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Title: Weakly supported voltammetry
Author: Limon Petersen, Juan Gualberto
ISNI:       0000 0004 2701 439X
Awarding Body: University of Oxford
Current Institution: University of Oxford
Date of Award: 2010
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This thesis is concerned with dynamic electrochemical experiments with different concentrations of supporting electrolyte. Normally supporting electrolyte is added to a solution in order to avoid undesirable effects as migration and potential drop in solution. However, in the present thesis we focus on the study and understanding of such effects as the concentration of supporting electrolyte decreases. First a theoretical treatment is proposed, based on numerical simulation using the Nernst-Planck- Poisson system of equations. The theoretical treatment is compared with previous works as electroneutrality, the differences between both models are explained. The model is also compared with theoretical results to validate the theoretical treatment. Experimental results of chronoamperometry and cyclic voltammograms are compared with theoretical results obtaining remarkable agreement. Is noteworthy that to the best of the author’s knowledge this is the first time that experimental dynamic voltammetry under weakly supported conditions has been successfully modeled by a theoretical treatment. The electrochemical reaction of a non-charged electroactive species is presented for the system ferrocene/ferrocenium in acetonitrile in which the oxidized and reduced species are soluble in solution, the reaction is studied at different concentrations of supporting electrolyte. Comparison is presented between theoretical simulations and experimental results, for which potential drop in solution is studied. Then systems involving charged electroactive species are treated, in these cases the decrease of supporting electrolyte influence the mass transport of the electroactive species due to migration, comparison between different experimental systems as hexaammineruthenium (III)/(II), cobaltoceniun/cobaltocene and hexacyanoferrate (III)/(II) are presented in comparison with theoretical simulations. More complex mechanistic paths are also investigated, such as deposition and stripping, in which it is established that the level of support required to achieve ‘diffusion only’ voltammetry is on dependence of the concentration of amalgamated electroactive species prior to the stripping step. Comparison between theoretical simulation and experimental results of the deposition and stripping of thallium at a mercury hemisphere are presented, and found to be in good agreement for either chronoamperometry and cyclic voltammetry Simulations are also presented showing the necessary required amount of supporting electrolyte required to achieve ‘diffusion only’ cyclic voltammetry. This is obtained by comparison between diffusion only software and the simulation described in the present thesis. The required amount of supporting electrolyte is shown to depend on the concentration of the electroactive species and supporting electrolyte in the media, the electrode radius, the diffusion coefficient of species and the scan rate. Finally, the cyclic voltammetry in weakly supporting media is used to obtain mechanistic information, by using the migration of electroactive species to differentiate the mass transport of electroactive species to the electrode. The two single electron reductions of anthraquinone in acetonitrile is presented, and the comproportionation mechanistic path is observed in weakly supported media, diffusion only voltammetry is normally unable to present whether this mechanism path takes place, due to the similarity in diffusion coefficients of the electroactive species. In contrast in weakly support conditions the diffusion controlled comproportionation mechanistic path is observed experimentally and constraints for the rate constant are discussed.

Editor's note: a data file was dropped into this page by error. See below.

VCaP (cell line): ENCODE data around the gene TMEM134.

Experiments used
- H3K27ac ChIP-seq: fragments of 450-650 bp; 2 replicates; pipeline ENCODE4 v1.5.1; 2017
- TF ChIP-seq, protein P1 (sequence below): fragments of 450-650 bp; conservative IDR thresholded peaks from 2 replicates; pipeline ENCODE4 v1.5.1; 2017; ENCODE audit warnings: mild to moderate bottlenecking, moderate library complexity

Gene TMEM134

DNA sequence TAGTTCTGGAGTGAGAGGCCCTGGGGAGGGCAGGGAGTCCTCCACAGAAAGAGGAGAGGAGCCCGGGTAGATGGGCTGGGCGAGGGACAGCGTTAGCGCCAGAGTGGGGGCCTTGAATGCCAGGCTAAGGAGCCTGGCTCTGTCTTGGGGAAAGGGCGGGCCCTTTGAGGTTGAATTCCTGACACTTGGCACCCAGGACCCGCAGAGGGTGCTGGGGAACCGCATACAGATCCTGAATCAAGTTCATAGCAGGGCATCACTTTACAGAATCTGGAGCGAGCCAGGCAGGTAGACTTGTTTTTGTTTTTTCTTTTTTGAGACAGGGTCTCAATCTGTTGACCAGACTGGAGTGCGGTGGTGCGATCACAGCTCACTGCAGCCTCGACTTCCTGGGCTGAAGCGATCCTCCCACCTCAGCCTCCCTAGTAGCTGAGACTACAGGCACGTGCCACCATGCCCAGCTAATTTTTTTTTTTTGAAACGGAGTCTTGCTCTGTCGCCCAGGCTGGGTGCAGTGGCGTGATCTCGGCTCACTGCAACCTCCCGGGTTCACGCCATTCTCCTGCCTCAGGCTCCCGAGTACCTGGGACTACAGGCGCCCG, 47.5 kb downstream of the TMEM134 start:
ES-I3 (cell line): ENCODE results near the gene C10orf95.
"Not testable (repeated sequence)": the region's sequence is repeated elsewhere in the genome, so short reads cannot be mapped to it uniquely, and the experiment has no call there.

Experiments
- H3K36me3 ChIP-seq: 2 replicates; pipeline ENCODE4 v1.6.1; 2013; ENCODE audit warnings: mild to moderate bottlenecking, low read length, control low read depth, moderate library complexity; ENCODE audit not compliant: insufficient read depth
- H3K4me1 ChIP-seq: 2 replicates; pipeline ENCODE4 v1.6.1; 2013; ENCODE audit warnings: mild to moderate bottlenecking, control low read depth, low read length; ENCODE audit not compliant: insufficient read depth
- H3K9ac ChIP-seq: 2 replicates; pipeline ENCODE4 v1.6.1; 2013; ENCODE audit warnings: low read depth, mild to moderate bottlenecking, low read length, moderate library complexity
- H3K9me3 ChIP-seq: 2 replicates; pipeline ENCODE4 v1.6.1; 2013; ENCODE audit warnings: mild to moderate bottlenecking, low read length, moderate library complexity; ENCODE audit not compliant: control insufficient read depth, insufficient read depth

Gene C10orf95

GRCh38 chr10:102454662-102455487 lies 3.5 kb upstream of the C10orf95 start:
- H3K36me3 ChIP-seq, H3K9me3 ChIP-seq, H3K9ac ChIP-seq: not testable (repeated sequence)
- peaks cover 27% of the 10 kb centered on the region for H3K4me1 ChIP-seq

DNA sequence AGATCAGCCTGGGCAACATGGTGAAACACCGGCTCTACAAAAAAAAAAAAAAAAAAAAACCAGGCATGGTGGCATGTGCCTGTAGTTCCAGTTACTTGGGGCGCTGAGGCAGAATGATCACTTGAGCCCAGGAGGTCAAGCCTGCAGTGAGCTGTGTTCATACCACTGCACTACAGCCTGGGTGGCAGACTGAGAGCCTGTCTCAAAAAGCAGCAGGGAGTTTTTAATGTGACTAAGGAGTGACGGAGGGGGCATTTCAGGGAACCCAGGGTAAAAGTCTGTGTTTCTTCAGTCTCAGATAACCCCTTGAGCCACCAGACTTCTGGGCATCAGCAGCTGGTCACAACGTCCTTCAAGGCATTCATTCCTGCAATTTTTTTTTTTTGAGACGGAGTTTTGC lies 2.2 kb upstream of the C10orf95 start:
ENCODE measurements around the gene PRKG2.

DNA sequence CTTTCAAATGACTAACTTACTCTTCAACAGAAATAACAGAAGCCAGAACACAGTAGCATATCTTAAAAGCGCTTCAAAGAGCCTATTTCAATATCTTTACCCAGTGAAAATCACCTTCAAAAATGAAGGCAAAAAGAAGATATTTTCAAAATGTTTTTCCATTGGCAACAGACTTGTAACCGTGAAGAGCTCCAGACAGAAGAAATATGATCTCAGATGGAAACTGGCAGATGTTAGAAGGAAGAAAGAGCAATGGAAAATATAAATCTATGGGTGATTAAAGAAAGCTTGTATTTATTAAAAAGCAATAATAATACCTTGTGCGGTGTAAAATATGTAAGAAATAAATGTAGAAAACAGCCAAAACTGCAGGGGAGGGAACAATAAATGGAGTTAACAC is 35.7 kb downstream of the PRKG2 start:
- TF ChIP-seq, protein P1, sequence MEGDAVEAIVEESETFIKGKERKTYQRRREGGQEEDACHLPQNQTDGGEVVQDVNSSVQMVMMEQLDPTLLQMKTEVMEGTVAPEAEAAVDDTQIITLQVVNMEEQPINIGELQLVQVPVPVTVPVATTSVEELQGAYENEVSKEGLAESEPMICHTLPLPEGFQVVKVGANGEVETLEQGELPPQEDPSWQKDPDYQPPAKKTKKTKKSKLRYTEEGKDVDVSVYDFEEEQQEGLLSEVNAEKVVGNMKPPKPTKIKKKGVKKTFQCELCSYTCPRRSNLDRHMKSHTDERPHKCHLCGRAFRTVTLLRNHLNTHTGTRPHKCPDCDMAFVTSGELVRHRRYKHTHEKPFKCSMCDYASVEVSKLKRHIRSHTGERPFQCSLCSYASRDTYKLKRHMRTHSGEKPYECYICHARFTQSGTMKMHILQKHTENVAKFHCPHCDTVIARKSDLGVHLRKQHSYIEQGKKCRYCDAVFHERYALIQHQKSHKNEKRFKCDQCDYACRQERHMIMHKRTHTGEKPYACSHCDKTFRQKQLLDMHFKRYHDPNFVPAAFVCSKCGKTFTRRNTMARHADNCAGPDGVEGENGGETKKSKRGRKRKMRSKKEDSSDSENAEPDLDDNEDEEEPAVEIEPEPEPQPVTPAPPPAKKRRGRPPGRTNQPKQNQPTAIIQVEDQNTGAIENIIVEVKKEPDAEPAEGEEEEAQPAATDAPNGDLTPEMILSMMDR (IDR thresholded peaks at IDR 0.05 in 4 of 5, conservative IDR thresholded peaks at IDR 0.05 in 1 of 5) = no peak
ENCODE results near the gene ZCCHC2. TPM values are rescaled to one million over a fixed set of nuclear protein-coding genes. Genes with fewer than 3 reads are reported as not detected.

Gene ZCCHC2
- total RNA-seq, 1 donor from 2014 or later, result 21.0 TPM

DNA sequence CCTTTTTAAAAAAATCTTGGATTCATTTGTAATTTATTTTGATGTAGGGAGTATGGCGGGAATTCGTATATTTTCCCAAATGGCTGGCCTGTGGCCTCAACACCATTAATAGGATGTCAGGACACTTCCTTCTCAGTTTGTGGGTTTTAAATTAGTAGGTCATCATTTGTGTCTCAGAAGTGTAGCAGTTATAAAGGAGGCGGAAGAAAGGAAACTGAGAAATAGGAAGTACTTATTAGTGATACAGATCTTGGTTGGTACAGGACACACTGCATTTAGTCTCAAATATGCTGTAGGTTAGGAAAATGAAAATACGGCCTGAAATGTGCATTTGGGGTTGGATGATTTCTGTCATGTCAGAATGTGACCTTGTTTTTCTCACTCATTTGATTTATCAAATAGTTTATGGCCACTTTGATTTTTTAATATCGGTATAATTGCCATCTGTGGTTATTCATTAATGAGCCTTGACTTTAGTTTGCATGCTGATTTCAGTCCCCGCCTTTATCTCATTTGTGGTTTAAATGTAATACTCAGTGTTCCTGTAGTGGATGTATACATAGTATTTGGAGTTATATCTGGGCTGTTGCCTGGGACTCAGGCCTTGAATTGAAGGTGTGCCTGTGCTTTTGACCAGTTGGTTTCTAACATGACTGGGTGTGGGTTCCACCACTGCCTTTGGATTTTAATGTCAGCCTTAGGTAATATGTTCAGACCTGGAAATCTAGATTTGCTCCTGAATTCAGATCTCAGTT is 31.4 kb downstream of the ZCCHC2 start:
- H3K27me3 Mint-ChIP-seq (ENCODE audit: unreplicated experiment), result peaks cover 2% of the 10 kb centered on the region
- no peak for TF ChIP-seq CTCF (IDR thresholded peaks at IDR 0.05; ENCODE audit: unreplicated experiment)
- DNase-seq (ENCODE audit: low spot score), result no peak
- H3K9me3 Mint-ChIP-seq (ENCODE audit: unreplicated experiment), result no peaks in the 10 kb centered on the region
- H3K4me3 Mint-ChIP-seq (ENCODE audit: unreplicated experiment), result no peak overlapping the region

Supervisor: Compton, Richard G. Sponsor: Consejo Nacional de Ciencias y Technologia
Qualification Name: Thesis (Ph.D.) Qualification Level: Doctoral
EThOS ID:  DOI: Not available
Keywords: Chemistry & allied sciences ; Physical Sciences ; Chemical kinetics ; Electrochemistry and electrolysis ; low supporting electrolyte ; weakly supported media ; voltammetry